On reviewing the highlights of another exciting ASCO Annual Meeting, our thoughts naturally turn to the prestigious plenary session, which usually features studies of ‘blockbuster’ therapies set to change treatment paradigms. This year, however, we were perhaps most struck by the conspicuous reporting of negative results of ANNOUNCE1. This phase III trial was conducted as a condition of the FDA Accelerated Approval of the anti-PDGFRα antibody olaratumab in order to confirm the survival benefits of adding this agent to doxorubicin for patients with advanced-stage soft-tissue sarcoma, as previously observed in a randomized phase Ib/II trial.

The decision of the ASCO Scientific Program Committee to highlight the ANNOUNCE trial must be commended and perfectly encapsulates the theme of this year’s meeting: “Caring for every patient, learning from every patient”. The findings of ANNOUNCE are, arguably, no less practice-changing than those of trials with positive results, although the nature of the changes in patient care will admittedly be different and somewhat more sobering — namely, removal of an inefficacious treatment from the global market2. Moreover, the high-profile coverage of this negative study emphasizes that we can only truly ‘learn from every patient’ if we adequately capture and actually report their data. Timely and honest reporting of negative trials, ideally in peer-reviewed journals (which the manufacturer of olaratumab has committed to do2), can enable lessons to be learnt from past mistakes, inform the direction of future research and, most importantly, limit the exposure of patients to the physiological and financial harms of ineffective treatments, and should therefore be mandatory. Thus, the ANNOUNCE investigators should also be praised for their commitment to candidly describing the late-phase failure of olaratumab.

More broadly, the fallout from ANNOUNCE prompts scrutiny of the rigour and value of some Accelerated Approvals. Drug regulatory authorities have a difficult remit in balancing patients’ needs and expectations with regard to access to novel therapies against the requirement for adequate evidence of safety and true clinical benefit. As outlined by patient advocate Bettina Ryll in this issue3, patients nowadays are better informed and are becoming ‘emancipated’. Accordingly, the perceived demand for early access to promising new treatments has never been higher. Some patients might even feel that assignment to the control arm of a randomized trial is a hazard that should be avoided3, which might further complicate evidence gathering and put more pressure on regulators. It is certainly true that initial approvals are increasingly based on single-arm trials. Regardless, to avoid subsequent failures and harms, the biological and clinical rationale for conditional approvals must be solid and perhaps regulators need to be more resistant to such pressures and set higher bars.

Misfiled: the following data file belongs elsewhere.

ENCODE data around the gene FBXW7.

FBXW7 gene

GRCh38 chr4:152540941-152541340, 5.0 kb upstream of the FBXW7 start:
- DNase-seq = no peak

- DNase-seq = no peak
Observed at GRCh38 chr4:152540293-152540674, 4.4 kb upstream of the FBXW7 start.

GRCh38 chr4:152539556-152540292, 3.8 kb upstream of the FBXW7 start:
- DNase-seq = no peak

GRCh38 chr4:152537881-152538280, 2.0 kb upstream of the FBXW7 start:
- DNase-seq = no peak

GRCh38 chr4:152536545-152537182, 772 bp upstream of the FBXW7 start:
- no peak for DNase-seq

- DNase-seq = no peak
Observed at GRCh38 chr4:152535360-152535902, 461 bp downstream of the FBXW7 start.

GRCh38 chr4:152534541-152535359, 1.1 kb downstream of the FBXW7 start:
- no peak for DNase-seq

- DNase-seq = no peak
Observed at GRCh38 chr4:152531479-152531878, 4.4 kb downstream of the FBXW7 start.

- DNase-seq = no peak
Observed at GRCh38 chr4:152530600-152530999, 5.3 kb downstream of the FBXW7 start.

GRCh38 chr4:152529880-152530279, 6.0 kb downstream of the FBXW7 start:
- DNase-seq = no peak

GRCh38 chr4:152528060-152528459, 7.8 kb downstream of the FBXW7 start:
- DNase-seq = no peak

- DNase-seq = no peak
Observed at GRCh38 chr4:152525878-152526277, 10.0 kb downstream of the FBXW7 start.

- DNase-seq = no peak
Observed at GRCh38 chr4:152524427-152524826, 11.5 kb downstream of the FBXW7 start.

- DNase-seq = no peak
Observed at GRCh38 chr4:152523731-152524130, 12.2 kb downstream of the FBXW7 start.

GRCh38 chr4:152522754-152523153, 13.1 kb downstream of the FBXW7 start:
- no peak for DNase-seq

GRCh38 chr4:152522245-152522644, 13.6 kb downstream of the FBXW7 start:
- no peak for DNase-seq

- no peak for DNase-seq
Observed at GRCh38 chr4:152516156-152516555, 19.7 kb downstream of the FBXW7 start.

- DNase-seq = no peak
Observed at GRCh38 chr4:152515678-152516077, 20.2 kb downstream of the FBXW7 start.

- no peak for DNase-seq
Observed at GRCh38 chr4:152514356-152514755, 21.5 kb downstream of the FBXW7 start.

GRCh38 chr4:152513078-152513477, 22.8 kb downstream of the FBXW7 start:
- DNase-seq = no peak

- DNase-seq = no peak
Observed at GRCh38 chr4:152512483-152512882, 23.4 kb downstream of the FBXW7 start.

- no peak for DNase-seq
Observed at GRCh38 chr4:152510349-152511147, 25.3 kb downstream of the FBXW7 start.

…to avoid subsequent failures and harms, the biological and clinical rationale for conditional approvals must be solid…

In the initial approval of olaratumab, regulators were presented with phase Ib/II trial data showing an unprecedented 1-year prolongation of median overall survival (OS), in the context of a disease for which therapeutic advances have been limited, with dismal outcomes. In retrospect, warning signs might have warranted further investigations prior to initial approval, such as a large unexplained discrepancy between the progression-free survival and OS benefits, and a trend towards worse OS associated with tumour positivity for PDGFRα.

The safety profiles of the experimental and control treatments in ANNOUNCE were similar, thus any patients treated with the olaratumab combination are unlikely to have suffered physiological harm (although this will not be the case for all ineffective treatments). The financial costs relating to the approval, however, are likely to have been considerable. The manufacturer has reportedly stated that the total worldwide sales of olaratumab through the first quarter of 2019 amounted to US$562 million4. The magnitude of the potential financial (and physiological) costs of approved but ineffective agents will increase with the duration of the interval to reporting of a confirmatory trial. Thus, regulators must do their best to ensure that post-marketing trials are timely, as well as appropriately designed, and perhaps could also, for example, consider linking the prices of agents granted Accelerated Approval to their clinical value or R&D costs, as discussed by Gyawali and Kesselheim in this journal5.